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2 hours ago, HanoiVillan said:

You understand the point he's making though? You aren't blowing off steam in here about Rupert Murdoch's comments, ergo your outrage at 'foreign interference' is feigned. 

No it's not feigned and I'm well aware what I think, thanks.

The different media outlets are perfectly entitled to take an editorial stance one way or the other, whether that is for Remain like the Guardian, FT, Economist, Independent and BBC (although it shouldn't) or Leave, like the Murdoch titles, Telegraph, Mail and Express.

It's the free press, not an unbiased information service, otherwise we'd only need one paper - like Pravda. 

That is entirely different to the leader of another nation trying to influence the domestic political affairs of an ally through direct intervention. Were the shoe on the other foot Americans would rightly tell us to poke our opinions, in no uncertain terms.

1 hour ago, blandy said:

I don't think that's a very good argument, really. A lot of what you've posted on this has been really interesting to me, but that...well, most Americans didn't "go to America to be American" - they were born there.

Also, I'm not really sure that your next comment is true, either. Some of the EU nations have shorter histories than the US -

Austria, Croatia, Republic of Cyprus, Czech Republic, Hungary, Italy, Slovakia, Slovenia... and I don't see cultures and traditions being undermined by the EU, nor do I agree that there's a "supranational structure being imposed from above by a self styled elite".

We're not a trojan horse for the U.S. either, though we've often been something of a doormat/poodle for them. We probably would be more so if we left the EU.

You're right about them going yampy if anyone were to suggest they pooled with Mexico.

When the U.S. want to speak to Europe they call Angele Merkel, most likely. Though at other times it would be Hollande, or Cameron - whoever it's in their best interests to call. I don't suppose that would change whichever way we end up going.

I think it's clear what I was getting at, the USA was founded by immigrants on a set of common ideals, starting at year zero as it were in 1776. There was no historical back story of note, the polar opposite of Europe. 

Different configurations of European nations and empires have come and gone over time but the languages, tribes and cultures have evolved in place regardless of borders over millennia. By and large those groupings form the basis of the nation states that exist today, the reason why there is no European Demos, unlike in the US.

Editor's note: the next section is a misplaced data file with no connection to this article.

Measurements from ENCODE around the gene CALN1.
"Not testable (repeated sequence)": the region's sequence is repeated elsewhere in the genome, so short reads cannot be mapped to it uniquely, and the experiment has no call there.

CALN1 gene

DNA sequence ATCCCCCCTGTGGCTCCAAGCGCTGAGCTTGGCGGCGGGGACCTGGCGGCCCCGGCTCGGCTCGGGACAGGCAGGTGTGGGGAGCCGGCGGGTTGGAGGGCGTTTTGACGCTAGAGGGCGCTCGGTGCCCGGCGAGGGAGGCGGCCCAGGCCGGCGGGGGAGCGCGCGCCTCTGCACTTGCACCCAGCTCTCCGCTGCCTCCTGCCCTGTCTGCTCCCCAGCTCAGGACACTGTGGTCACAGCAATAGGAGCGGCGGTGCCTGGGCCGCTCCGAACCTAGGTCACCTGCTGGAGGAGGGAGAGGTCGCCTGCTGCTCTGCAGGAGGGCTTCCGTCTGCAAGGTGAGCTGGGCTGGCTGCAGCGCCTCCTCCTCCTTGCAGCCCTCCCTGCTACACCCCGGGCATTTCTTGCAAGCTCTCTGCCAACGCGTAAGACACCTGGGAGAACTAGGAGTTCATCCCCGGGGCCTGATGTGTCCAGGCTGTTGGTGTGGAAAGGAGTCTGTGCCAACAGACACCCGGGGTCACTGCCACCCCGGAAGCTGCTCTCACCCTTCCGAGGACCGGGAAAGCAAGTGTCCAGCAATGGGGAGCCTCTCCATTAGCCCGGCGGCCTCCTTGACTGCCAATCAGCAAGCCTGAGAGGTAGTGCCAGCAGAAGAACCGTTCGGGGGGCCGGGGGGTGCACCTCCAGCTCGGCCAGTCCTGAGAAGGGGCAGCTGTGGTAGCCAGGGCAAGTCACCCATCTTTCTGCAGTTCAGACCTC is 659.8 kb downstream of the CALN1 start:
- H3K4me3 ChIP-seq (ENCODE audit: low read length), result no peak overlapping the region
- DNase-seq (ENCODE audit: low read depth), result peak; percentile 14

As for the elite top down project not existing, I would point to the various referenda on further integration such as the EU Constitution (France and others) that were simply ignored by the political elites as irrelevant.  The EU is a profoundly undemocratic, top-down project.  Democratic governance derives from the will of people and it's institutions must be built on consent and the popular will, not in spite of it.

On "who you gonna call?" I quoted Kissinger but it's an oft repeated line since from Foggy Bottom. Post WW2 they drove European integration forward because they figured it was the only way to avoid more war. Their analysis was wrong, what continental Europe needed was democratic government at the nation state level.

The idea that without the EU France and Germany would have at it again is nonsense. The EU crushes democracy, the very thing that is required to keep peace. If not, how did they manage to overturn the elected governments of Greece and Italy, installing unelected technocratic governments led by ex Goldman Sachs employees? You have to be wilfully blind not to see the threat the EU poses to democracy in Europe.

Another conceit that really boils my piss is the claim that the EU has guaranteed peace and security on the continent. That was NATO, underwritten by 500,000 US troops in West Germany. When the EU tried to sort out Bosnia without the US it led to the largest loss of life in Europe since WW2. Genocide. It took NATO to go in and fix it because the EU alone cocked things up completely. 

I'd further argue that EU hubris in Kiev led directly to the conflict today in Ukraine by threatening Russia's vital national security interests. Guaranteeing peace my arse, the EU can't even secure it's own borders! 

 

 

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59 minutes ago, Awol said:

No it's not feigned and I'm well aware what I think, thanks.

The different media outlets are perfectly entitled to take an editorial stance one way or the other, whether that is for Remain like the Guardian, FT, Economist, Independent and BBC (although it shouldn't) or Leave, like the Murdoch titles, Telegraph, Mail and Express.

It's the free press, not an unbiased information service, otherwise we'd only need one paper - like Pravda. 

That is entirely different to the leader of another nation trying to influence the domestic political affairs of an ally through direct intervention. Were the shoe on the other foot Americans would rightly tell us to poke our opinions, in no uncertain terms.

This is bibble. 

Of course the President can give an opinion, it's entirely up to him. He gives opinions about the politics of other nations around the world literally every day. He has a voice just like every other powerful person around the world, and he's free to use it as he sees fit. Nobody has to listen to him if they don't want to. If he were threatening the country or proposing sanctions then it would be a problem. In fact, he's planning on visiting London next month on a stopover from a trip to Germany, at which point he will give a speech recommending Britain stays in the EU. That's it.